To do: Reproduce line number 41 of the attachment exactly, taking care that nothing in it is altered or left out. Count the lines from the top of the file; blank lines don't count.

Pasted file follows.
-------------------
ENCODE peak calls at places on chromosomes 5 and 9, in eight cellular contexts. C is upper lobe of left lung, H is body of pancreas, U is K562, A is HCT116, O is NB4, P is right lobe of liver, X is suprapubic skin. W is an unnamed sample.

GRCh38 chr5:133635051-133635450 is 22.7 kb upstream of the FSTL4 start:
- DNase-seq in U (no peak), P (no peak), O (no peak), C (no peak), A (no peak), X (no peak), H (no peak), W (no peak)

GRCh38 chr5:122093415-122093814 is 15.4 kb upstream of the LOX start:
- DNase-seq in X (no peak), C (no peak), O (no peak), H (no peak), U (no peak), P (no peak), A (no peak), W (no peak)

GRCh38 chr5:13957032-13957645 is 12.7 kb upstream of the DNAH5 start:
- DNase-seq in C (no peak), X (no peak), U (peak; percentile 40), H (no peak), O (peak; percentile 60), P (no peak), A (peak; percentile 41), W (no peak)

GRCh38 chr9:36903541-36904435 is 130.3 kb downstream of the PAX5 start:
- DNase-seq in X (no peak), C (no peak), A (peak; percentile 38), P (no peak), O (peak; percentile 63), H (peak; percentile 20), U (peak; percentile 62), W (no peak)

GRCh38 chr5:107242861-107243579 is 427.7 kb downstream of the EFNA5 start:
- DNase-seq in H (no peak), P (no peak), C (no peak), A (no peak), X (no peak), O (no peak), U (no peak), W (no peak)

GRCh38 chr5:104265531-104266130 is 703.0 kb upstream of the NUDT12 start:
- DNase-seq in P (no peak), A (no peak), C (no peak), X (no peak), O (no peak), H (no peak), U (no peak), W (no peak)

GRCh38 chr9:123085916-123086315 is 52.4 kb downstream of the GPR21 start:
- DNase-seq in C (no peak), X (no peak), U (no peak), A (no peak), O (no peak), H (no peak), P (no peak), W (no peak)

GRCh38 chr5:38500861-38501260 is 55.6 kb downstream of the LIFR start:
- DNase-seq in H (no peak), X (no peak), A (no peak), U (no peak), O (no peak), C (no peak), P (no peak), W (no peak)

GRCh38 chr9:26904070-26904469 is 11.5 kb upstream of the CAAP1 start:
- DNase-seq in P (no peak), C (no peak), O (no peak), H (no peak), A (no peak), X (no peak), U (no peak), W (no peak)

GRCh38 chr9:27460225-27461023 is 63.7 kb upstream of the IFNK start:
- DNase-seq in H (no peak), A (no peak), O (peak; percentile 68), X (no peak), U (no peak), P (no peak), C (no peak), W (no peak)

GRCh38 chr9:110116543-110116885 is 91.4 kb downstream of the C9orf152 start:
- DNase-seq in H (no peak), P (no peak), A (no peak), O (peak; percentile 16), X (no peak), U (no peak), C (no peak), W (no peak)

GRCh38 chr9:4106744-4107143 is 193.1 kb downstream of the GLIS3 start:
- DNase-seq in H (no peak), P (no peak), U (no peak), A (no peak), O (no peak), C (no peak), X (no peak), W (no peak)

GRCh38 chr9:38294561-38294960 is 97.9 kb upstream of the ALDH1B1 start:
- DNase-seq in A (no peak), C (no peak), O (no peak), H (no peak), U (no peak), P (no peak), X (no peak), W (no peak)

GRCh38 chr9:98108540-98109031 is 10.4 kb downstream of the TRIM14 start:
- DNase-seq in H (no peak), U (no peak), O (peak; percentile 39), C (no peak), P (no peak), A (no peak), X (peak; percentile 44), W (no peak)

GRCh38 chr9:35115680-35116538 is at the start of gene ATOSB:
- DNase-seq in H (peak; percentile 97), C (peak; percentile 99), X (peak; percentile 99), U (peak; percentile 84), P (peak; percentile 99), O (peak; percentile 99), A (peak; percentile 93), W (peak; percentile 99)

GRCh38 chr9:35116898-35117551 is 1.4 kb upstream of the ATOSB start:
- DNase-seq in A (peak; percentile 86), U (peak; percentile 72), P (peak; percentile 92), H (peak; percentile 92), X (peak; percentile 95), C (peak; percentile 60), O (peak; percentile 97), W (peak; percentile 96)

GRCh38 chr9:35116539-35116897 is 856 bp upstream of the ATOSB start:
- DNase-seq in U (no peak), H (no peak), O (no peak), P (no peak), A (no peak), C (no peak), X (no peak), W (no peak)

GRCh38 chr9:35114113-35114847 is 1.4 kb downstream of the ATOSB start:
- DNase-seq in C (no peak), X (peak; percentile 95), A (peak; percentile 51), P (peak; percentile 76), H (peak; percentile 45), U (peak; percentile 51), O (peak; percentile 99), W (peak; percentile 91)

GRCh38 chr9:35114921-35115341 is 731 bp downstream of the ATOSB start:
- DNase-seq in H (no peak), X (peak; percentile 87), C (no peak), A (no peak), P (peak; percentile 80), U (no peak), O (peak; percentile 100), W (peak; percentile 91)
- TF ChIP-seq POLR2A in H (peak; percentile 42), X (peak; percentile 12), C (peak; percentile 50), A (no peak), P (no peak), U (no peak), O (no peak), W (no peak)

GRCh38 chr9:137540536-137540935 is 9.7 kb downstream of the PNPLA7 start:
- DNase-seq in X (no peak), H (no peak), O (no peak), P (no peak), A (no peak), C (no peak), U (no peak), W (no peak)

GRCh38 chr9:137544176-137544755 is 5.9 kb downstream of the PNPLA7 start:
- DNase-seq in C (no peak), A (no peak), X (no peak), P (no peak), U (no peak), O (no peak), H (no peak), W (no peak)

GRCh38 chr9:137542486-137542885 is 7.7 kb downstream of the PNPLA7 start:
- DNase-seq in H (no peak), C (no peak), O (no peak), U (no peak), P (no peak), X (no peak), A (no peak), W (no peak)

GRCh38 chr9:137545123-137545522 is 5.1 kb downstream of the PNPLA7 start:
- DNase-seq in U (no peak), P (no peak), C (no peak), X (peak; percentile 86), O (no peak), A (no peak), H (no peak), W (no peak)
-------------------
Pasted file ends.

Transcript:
GRCh38 chr9:137540536-137540935 is 9.7 kb downstream of the PNPLA7 start: